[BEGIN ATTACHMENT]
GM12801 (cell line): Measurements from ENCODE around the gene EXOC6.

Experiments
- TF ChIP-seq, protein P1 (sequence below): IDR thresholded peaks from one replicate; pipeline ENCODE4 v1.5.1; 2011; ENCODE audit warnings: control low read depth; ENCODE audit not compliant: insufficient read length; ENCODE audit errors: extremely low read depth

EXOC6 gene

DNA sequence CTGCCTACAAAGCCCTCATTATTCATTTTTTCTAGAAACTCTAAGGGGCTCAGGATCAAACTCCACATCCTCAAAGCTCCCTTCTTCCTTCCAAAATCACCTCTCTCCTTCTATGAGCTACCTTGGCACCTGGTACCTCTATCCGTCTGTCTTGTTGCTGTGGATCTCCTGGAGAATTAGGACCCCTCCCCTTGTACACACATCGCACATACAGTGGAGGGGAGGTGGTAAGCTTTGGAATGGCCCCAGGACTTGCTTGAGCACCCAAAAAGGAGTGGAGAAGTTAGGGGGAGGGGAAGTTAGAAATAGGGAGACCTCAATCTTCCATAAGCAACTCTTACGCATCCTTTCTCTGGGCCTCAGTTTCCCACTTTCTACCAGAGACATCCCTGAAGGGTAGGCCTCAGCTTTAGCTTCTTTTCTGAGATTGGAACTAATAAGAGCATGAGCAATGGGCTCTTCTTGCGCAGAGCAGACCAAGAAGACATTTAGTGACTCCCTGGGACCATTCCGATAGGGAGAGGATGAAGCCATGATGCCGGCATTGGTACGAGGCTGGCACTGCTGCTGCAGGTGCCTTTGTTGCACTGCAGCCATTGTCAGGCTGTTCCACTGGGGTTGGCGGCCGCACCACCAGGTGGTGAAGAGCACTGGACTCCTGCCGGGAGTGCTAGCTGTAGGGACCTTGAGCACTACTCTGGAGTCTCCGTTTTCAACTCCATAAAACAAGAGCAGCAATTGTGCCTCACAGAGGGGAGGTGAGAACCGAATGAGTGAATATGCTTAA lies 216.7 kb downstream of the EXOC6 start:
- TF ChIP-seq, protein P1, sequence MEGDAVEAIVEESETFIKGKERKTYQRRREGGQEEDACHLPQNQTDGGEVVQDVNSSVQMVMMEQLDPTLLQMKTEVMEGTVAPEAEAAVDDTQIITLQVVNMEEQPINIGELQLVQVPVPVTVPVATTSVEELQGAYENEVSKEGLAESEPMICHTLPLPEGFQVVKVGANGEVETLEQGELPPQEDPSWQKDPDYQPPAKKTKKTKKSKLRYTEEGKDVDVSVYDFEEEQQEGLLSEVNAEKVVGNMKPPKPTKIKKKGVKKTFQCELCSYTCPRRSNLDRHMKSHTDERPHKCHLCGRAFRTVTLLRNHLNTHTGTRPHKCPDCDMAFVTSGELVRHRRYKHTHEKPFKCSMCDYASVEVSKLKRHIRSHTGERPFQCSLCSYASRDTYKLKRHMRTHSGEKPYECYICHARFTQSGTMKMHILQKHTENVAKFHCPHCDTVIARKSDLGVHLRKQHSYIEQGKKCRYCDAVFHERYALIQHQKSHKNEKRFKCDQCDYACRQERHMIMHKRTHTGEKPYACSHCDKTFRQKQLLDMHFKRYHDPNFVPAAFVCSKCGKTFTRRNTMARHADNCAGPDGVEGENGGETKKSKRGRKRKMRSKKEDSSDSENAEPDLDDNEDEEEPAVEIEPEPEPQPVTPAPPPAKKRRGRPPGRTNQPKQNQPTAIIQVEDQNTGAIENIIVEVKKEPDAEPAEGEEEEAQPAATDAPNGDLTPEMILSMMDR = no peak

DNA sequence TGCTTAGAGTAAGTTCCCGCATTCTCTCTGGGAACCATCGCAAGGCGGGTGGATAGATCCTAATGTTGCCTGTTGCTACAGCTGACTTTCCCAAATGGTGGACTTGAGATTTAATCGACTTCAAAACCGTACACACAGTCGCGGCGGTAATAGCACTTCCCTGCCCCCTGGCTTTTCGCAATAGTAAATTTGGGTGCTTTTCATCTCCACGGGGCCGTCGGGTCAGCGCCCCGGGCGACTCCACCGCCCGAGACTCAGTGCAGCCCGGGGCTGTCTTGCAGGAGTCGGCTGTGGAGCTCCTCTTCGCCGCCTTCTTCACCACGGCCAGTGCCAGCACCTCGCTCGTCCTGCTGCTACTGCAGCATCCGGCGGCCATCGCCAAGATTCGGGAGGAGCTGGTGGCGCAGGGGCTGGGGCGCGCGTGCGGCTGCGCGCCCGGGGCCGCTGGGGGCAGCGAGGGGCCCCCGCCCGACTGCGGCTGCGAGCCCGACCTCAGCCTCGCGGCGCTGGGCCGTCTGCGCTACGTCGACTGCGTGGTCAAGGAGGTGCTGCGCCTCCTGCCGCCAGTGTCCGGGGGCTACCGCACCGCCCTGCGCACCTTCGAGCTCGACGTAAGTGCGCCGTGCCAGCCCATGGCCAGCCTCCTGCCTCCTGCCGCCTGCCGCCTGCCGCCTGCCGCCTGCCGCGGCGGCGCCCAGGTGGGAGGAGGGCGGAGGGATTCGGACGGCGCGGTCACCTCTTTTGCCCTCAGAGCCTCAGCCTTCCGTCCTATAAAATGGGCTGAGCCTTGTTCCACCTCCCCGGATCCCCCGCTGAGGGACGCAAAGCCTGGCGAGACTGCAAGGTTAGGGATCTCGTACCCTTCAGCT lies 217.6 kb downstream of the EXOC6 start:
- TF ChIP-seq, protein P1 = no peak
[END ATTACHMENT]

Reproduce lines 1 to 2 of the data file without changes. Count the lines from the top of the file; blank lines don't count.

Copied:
GM12801 (cell line): Measurements from ENCODE around the gene EXOC6.

Experiments